Saturday, 2 August 2008

By what authority?

After watching the coronation of the king of Tonga, I've decided there is a branch of Christianity more deviant than Armstrongism, ancient or modern.

I'm a PC kind of guy, culturally sensitive to the reality of living in a multi-ethnic world where people of diverse backgrounds rub shoulders. But the bastardized display of European religion and Pacific heritage on display in Nuku'alofa was simply nauseating.

Sitting on a golden throne gifted by the People's Republic of China (!), the monarch received the rites of ascension from the Anglican archbishop of Polynesia, a middle aged man in drag.

According to Paul Johnson there are two ways Christendom sets forth to evangelize:

One is to evangelize the lowest and least privileged elements, capture their allegiance in huge numbers, and so work upward from the base... The second is to aim at the elite, or even at the individuals at the head of the elite, obtain recognition or adoption of the faith as a matter of state policy, and then work downwards, by authority, example or force (or all three).
Johnson, A History of Christianity, 410

Kings are crowned by men in dresses because their royal authority is thought to come from the fossilized Sky Father in Heaven. Resist Lord Muck and you're fighting God. Citizens therefore need to know their place and keep to it. The people of Tonga had to riot in the streets last year to make their call for democracy heard.

These days most of us have no illusions about the divine rights of Europe's chinless aristocracy. Kings, along with presidents and prime ministers, serve at the will of the people; which is why lobbiests invest in PR firms rather than prayers.

Whether Mitre-Man Jabez Bryce was conflicted by the anachronism isn't known, but the archbishop trotted out the full paraphernalia in a cringing rip-off of European privilege: antiquated language, silly hat, oil of anointing. The choir even sang Zadok the Priest.

The fisherfolk who accompanied Jesus would have laughed themselves silly.

The good news is that just hours before the festivities, George Tupou V (known to his buddies as G5) announced his intention to bring democratic reform to his tiny nation. By so doing he may have avoided the indignity bestowed not long ago on his Nepalese counterpart.

Armstrongism or Anglicanism? Hmm, tough choice.


Tom M (not Mahon) said...

WCG had a place in Tonga, too. Herman Hoeh, a lover of all things exotic, did not let this place escape his notice. One thing that fascinated him was how to keep the Days of Unleavened Bread when leaven didn't exist on the island. (It was a similar challenge to explaining to the French-speaking world how the spirit in man was what made the human mind different from the animal brain, when in French the same word is used for spirit and mind.) Also, Tonga is east of 180 longitude but west of the International Date Line. The WN once reported that the SDAs observe Sunday there, but the WCG recognized the authority of the committee that set the Date Line. Obviously it is a place where you might wonder about the universality of the Mosaic Law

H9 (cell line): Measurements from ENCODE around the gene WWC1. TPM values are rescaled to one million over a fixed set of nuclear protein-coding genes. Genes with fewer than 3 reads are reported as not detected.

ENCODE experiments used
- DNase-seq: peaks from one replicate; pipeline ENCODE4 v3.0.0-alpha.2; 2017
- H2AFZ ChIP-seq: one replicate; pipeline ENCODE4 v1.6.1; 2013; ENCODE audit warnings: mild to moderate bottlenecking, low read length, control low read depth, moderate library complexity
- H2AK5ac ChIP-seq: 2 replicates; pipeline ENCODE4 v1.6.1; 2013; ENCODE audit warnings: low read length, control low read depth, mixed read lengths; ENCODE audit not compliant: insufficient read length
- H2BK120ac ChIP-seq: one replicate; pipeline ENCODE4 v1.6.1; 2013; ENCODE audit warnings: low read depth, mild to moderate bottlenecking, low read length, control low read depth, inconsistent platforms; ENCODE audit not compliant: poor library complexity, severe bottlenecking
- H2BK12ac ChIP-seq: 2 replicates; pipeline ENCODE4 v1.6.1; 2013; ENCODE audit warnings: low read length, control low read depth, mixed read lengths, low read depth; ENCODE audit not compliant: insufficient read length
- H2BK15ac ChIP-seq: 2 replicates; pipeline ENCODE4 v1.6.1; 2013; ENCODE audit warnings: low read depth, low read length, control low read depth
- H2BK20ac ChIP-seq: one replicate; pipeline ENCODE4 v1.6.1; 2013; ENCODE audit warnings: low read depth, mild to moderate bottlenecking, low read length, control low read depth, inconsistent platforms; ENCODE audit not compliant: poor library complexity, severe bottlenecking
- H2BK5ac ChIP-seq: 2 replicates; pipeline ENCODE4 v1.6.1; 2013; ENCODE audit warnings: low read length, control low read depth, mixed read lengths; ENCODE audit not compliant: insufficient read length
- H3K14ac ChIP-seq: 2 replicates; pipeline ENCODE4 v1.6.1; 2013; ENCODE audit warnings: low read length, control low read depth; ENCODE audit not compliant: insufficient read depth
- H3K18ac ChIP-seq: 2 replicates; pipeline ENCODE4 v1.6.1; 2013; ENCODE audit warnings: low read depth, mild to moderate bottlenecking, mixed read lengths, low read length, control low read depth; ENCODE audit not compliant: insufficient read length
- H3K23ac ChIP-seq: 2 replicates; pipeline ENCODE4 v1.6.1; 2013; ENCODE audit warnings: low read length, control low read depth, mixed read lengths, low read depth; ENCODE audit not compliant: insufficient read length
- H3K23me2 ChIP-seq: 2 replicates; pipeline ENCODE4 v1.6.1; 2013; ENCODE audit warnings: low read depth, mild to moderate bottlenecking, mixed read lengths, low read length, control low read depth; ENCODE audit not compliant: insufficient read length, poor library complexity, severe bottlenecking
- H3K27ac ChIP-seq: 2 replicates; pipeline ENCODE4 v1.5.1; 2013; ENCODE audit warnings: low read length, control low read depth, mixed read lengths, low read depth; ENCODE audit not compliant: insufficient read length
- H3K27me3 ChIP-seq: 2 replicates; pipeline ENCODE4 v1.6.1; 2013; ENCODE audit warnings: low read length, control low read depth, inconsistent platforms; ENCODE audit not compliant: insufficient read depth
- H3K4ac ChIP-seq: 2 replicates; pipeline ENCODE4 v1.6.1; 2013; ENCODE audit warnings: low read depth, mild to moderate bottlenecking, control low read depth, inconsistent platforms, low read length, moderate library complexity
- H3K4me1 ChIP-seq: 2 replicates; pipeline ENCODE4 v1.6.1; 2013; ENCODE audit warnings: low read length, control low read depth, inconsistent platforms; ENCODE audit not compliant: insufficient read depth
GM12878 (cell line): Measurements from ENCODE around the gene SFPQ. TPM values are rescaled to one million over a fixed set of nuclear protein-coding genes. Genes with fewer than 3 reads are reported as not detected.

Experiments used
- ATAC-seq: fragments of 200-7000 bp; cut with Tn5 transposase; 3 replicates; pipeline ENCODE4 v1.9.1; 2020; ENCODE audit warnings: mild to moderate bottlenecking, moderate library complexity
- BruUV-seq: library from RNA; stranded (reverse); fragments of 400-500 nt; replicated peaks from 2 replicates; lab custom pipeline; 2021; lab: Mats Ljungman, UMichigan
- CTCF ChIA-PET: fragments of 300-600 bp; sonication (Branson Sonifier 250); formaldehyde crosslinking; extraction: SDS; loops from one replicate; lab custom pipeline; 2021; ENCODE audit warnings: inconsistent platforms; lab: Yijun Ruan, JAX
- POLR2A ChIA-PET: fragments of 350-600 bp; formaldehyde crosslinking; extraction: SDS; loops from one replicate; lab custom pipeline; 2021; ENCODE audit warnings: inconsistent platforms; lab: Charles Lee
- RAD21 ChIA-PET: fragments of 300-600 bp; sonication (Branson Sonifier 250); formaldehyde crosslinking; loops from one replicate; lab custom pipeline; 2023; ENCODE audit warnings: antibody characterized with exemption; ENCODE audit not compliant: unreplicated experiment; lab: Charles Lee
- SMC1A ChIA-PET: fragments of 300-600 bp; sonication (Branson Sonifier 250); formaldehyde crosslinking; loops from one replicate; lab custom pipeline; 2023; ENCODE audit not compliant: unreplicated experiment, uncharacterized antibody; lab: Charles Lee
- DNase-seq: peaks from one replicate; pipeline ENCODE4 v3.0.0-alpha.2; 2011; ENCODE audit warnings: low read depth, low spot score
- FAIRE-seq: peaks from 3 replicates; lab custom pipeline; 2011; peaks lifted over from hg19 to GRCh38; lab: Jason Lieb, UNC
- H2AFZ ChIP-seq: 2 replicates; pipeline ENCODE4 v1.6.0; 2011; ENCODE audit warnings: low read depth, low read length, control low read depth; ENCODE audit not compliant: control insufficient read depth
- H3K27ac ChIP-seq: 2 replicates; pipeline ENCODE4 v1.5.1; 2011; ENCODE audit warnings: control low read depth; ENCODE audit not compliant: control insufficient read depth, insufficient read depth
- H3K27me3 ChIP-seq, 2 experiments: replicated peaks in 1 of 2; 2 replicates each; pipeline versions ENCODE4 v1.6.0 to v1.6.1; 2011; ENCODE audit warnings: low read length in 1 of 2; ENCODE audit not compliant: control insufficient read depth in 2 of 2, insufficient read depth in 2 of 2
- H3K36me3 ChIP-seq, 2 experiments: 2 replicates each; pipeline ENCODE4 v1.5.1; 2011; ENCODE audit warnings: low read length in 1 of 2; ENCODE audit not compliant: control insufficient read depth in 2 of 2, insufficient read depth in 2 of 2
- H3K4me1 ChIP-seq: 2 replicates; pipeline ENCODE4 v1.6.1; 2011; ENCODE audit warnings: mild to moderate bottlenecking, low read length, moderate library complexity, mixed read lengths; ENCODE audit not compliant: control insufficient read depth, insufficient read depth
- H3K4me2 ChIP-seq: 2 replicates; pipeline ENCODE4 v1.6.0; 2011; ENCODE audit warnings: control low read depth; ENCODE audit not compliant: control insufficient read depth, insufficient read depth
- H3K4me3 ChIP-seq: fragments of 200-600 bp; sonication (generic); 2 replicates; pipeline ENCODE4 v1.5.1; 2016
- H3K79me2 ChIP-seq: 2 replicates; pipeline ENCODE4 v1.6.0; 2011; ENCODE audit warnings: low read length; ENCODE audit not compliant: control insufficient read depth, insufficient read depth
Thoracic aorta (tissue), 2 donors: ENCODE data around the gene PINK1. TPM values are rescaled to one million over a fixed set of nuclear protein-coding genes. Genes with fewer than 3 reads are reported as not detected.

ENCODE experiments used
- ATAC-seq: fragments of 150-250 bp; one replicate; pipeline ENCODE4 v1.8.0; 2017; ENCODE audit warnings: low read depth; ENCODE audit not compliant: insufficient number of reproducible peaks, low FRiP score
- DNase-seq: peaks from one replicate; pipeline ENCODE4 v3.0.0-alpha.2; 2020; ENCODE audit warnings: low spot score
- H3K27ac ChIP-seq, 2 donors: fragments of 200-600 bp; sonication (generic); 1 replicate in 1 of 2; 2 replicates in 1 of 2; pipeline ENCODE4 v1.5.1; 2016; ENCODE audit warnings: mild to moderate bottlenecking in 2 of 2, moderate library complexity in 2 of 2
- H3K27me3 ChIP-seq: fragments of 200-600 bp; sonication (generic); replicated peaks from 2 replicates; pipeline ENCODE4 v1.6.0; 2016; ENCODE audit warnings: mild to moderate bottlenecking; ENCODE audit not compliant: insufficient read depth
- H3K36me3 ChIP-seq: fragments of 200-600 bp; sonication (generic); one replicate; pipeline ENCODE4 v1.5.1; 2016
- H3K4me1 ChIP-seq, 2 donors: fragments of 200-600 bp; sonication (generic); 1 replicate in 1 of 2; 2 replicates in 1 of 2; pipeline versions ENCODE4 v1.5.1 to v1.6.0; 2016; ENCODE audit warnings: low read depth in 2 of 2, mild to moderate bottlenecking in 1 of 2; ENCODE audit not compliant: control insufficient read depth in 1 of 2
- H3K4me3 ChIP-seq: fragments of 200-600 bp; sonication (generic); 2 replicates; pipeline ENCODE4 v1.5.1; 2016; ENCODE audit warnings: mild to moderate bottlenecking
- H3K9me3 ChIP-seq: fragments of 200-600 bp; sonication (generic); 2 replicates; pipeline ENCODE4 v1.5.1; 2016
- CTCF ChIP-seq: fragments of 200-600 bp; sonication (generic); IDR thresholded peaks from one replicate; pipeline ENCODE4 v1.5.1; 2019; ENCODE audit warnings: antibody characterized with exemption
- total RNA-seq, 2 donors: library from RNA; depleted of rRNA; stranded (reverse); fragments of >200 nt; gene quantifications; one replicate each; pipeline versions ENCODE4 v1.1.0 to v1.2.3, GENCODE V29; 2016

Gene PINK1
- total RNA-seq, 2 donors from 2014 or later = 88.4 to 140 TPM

Anonymous said...

George Tupou V was crowned as the 23rd king of Tonga on Friday in an elaborate Christian ceremony was the culmination of almost a week of festivities that included roast pig feasts, tribal rites and British-style pomp. The coronation was the first in Tonga since 1967 when George V's father, the late King Taufa'ahau Tupou IV, ascended to the throne.

Days before his coronation, George V announced political reforms that will strip from the monarch most of the near-absolute powers that his family has held for generations. He also said he had shed his stake in national businesses.

The moves reflect growing demands for more democratic government in the almost feudal kingdom, where the royal family is generally revered but has also been caught up in money-losing scandals in recent years.

The king rode in a black limousine to the capital's Centenary Church through streets covered by fine hand-woven mats and lined with crowds of his subjects. Buildings, lamp posts and trees were festooned with garlands, balloons, streamers and banners.

He sat on a golden throne in the church in front of 1,000 guests as Archbishop of Polynesia Jabez Bryce proclaimed he had been "anointed, blessed and consecrated" as king of the South Pacific nation. The archbishop called on the king to rule "wisely, justly and truly."

A large gold crown was placed on the king's head and a 300-member choir sang hymns. The king, in crisp white stockings and shining black shoes, left the church carrying a gold scepter and wrapped in a heavy black cloak despite the tropical heat, with two boys in uniform carrying its train.

A sumptuous royal luncheon followed along with traditional dancing, a fireworks display and an open-air royal charity concert. There were three separate coronation balls - one for guests listed as "VVIPs" (very, very important persons), one for "VIPs" and a third for regular guests.

The government on Thursday defended the more than $2.5 million price the impoverished nation will pay for the celebrations, saying the money spent by the thousands of tourists the event attracted will more than make up for it.